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"Defending the Earth against tiny asteroids such as the one that passed over Siberia and impacted there is a challenging issue that is something that is not currently our goal," Paul Chodas, a scientist with the Near Earth Object Program Office at NASA's Jet Propulsion Laboratory in Pasadena, Calif., told reporters Friday (Feb. 15 2013). [Meteor Blast Over Russia Feb. 15: Complete Coverage]
"We are focusing on the larger asteroids first," Chodas added. "They are the ones that are the most hazardous."
originally posted by: Phage
a reply to: CharlieSpeirs
Well, NASA absolutely said that, after all.
Did they not?
too bad it's not NASA's priority to search and detect such things as well.
However, Bolden also admitted that current funding provided to NASA for its NEO work ($20.5 million in FY2012, up from just $4 million a few years earlier) was not sufficient to achieve the goal in NASA’s 2005 authorization act to discover 90 percent of the NEOs at least 140 meters in diameter by 2020. “At the present budget levels—and not the going-down budget levels—it will be 2030 before we can reach the 90-percent level as prescribed by Congress,” he said.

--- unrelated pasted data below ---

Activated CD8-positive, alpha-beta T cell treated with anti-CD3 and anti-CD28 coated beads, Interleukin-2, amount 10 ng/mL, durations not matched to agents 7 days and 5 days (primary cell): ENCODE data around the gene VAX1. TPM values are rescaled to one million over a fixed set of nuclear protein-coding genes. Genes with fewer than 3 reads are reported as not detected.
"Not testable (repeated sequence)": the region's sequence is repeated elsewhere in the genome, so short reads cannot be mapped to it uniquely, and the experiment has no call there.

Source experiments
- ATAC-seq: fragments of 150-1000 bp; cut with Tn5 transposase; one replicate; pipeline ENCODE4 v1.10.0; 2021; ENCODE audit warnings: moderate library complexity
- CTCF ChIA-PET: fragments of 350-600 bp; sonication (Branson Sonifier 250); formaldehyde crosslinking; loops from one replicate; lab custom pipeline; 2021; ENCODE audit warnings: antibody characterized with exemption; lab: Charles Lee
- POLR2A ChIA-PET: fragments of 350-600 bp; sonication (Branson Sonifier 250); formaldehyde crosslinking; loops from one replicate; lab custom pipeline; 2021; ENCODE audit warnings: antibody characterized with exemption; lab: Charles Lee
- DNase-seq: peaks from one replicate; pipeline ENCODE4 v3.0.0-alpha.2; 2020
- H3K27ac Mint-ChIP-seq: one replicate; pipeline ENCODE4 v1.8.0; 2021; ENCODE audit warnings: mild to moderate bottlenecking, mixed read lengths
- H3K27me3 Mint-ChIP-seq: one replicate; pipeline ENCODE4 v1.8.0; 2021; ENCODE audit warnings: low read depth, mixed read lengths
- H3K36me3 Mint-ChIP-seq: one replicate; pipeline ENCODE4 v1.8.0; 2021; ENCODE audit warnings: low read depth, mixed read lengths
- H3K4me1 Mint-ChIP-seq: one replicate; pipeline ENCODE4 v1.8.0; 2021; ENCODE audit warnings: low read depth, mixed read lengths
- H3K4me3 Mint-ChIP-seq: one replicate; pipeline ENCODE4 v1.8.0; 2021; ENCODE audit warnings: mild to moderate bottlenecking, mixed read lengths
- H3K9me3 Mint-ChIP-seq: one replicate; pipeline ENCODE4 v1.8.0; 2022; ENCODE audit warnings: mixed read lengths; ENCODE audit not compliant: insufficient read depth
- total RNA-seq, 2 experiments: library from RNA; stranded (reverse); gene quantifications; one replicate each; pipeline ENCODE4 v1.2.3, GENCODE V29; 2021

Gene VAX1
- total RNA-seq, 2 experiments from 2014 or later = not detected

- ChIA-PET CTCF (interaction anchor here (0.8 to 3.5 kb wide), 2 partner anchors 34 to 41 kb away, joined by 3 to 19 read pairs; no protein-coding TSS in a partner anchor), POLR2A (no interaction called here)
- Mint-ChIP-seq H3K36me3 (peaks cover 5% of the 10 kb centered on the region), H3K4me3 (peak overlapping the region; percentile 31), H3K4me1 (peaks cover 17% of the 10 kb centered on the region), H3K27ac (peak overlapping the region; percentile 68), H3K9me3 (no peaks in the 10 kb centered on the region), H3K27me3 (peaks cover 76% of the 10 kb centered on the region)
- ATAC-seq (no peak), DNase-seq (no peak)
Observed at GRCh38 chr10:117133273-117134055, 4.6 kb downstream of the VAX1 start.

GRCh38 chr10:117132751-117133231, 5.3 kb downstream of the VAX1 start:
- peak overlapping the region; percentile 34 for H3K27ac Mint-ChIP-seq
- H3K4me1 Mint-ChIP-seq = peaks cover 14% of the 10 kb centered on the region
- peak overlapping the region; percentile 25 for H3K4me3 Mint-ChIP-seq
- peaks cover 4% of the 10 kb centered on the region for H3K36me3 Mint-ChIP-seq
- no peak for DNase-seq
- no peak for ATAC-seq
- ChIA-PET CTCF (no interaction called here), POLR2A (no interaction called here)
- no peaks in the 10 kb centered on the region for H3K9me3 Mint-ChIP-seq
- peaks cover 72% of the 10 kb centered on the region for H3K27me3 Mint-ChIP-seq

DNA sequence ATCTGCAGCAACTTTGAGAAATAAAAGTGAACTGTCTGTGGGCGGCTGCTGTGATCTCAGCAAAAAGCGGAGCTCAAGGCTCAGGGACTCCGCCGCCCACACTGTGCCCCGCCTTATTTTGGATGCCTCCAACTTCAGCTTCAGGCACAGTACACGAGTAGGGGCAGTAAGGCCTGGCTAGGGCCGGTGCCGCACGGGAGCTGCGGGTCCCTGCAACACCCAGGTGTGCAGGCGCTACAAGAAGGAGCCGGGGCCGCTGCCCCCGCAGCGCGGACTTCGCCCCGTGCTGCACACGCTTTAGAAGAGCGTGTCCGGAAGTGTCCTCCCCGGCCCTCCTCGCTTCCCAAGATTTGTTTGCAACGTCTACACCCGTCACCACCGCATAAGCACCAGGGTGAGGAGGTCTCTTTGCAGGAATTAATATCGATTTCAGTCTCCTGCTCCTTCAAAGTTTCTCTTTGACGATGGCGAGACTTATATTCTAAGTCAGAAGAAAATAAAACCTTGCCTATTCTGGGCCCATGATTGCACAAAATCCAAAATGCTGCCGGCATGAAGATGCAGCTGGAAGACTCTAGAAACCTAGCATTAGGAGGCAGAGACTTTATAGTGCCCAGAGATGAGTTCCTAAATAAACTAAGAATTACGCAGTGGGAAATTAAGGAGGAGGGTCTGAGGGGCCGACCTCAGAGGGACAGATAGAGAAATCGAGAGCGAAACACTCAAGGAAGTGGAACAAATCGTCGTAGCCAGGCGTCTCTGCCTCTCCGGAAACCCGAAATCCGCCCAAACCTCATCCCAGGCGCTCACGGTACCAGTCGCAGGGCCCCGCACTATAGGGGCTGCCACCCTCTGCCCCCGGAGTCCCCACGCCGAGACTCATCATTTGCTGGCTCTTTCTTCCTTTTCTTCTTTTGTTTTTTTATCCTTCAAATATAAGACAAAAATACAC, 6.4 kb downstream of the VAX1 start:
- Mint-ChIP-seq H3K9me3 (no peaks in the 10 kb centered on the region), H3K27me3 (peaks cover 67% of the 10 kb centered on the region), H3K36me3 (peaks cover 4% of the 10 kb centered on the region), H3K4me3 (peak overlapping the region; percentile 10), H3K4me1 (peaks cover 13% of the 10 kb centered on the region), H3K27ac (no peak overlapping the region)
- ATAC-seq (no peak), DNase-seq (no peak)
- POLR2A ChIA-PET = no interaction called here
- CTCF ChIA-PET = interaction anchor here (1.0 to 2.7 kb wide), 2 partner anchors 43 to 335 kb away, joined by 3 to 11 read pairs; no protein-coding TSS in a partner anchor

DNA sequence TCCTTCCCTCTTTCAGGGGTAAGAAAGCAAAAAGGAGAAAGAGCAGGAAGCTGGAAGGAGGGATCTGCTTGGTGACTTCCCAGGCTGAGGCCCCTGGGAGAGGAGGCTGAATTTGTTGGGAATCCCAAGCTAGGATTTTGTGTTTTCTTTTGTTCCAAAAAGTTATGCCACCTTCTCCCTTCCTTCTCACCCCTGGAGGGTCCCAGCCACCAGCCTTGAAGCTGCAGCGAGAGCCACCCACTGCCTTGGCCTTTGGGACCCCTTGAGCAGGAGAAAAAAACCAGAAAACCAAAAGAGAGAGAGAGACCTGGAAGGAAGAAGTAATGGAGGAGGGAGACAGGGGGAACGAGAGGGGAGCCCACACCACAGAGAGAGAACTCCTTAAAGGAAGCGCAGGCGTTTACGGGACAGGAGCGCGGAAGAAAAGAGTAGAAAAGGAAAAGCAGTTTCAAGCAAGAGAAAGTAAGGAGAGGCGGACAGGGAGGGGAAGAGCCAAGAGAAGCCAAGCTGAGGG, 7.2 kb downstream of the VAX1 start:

NASA have finally addressed the asteroid threat that has been imminent since 2011 when comet Elenin was the hot topic of fear mongers and twits.